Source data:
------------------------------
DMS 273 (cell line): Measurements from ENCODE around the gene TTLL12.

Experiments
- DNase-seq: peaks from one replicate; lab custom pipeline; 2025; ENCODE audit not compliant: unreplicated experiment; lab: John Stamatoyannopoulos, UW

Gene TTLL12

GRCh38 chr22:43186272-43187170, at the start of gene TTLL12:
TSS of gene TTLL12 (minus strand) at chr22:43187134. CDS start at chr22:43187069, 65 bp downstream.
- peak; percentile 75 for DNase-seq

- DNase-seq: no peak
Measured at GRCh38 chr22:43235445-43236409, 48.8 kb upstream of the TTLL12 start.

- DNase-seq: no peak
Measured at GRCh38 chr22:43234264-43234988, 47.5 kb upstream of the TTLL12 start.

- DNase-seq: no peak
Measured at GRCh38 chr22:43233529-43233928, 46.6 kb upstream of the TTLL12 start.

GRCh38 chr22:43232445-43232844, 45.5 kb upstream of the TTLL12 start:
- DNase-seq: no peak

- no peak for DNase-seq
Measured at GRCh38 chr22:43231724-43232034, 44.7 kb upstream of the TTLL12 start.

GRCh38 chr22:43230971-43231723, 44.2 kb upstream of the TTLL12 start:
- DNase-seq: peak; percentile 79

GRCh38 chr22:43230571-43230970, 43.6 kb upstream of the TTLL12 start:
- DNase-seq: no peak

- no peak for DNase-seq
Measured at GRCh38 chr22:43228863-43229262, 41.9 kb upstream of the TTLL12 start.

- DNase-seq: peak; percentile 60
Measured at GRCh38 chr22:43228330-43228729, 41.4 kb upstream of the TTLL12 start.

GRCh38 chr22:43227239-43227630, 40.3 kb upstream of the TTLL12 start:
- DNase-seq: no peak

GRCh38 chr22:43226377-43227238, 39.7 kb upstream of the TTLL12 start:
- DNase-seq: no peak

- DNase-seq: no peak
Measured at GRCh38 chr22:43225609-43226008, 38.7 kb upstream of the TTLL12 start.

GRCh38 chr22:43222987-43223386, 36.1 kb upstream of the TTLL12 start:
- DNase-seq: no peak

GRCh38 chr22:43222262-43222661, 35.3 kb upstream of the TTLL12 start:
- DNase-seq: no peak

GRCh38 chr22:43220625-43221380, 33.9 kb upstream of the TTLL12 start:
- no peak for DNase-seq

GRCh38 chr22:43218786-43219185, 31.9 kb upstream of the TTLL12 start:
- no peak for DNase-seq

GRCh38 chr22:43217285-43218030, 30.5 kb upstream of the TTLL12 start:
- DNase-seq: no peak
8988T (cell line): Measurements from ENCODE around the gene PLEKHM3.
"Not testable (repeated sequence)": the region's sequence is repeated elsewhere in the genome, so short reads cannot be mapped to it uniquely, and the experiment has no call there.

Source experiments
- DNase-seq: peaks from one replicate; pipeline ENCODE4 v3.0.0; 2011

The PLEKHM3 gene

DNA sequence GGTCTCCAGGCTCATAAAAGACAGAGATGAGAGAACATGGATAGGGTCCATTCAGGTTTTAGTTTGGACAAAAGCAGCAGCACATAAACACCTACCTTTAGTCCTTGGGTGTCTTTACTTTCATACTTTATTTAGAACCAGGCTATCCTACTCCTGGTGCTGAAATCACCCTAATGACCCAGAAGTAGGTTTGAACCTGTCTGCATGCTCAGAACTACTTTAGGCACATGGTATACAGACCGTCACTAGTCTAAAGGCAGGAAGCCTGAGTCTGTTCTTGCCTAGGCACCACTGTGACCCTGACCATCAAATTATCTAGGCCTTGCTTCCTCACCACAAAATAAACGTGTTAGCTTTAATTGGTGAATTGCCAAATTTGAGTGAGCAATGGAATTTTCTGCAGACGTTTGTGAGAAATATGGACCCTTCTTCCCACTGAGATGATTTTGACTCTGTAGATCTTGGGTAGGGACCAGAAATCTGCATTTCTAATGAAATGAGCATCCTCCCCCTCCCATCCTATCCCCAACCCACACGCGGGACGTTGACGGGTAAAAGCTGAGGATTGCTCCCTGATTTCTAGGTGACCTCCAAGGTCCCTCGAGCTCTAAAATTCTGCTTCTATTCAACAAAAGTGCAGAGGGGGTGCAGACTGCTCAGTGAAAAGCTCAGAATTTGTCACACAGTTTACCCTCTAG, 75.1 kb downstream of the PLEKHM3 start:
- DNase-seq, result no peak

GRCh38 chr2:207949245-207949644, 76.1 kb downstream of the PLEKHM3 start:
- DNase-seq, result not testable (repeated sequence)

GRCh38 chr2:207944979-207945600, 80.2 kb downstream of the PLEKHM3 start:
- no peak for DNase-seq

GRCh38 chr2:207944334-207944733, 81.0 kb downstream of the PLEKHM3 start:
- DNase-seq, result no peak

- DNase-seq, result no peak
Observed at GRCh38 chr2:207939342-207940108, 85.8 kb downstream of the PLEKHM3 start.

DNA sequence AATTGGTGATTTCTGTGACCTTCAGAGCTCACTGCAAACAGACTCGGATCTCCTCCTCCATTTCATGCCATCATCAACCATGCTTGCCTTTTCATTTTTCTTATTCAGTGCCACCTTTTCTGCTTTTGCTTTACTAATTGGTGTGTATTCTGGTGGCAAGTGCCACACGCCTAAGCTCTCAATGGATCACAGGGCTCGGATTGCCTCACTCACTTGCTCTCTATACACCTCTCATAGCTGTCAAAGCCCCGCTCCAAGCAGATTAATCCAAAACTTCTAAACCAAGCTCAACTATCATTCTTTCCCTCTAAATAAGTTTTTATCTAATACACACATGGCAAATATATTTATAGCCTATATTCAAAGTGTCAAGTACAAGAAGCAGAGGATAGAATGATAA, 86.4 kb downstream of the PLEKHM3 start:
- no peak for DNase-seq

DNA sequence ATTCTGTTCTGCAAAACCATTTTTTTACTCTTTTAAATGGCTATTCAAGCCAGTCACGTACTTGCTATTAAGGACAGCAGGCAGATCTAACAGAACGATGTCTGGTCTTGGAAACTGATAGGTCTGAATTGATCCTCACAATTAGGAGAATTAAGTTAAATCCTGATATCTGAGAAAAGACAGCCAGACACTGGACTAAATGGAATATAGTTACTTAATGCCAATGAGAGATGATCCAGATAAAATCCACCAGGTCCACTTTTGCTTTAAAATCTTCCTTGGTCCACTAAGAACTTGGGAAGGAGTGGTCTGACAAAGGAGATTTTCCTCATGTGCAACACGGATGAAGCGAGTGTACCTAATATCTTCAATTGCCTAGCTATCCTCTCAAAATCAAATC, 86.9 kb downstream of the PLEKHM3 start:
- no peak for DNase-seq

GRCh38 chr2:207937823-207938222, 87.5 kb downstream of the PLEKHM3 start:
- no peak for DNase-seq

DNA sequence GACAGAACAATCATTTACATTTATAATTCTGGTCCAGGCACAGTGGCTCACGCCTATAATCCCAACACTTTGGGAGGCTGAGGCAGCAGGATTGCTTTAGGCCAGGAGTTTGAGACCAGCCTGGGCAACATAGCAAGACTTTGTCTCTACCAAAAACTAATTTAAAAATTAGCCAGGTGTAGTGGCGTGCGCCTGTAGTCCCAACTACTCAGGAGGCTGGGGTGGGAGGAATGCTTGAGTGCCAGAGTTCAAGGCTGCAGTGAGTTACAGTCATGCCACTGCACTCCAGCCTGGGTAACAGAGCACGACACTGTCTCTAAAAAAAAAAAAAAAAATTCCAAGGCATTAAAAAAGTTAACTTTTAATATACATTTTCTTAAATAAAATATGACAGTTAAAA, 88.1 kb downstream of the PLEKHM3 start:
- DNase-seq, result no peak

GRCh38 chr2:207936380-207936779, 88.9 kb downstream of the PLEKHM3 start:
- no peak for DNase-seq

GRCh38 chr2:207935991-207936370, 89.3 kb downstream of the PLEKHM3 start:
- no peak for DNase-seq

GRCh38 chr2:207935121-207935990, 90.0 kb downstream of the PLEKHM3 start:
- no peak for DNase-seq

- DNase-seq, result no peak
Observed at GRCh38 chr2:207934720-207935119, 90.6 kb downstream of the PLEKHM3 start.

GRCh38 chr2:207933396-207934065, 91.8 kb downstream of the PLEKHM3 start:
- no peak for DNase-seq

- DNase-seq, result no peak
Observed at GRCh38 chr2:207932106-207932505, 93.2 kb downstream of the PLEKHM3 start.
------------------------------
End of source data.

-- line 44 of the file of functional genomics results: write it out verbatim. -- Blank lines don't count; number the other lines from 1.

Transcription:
Source experiments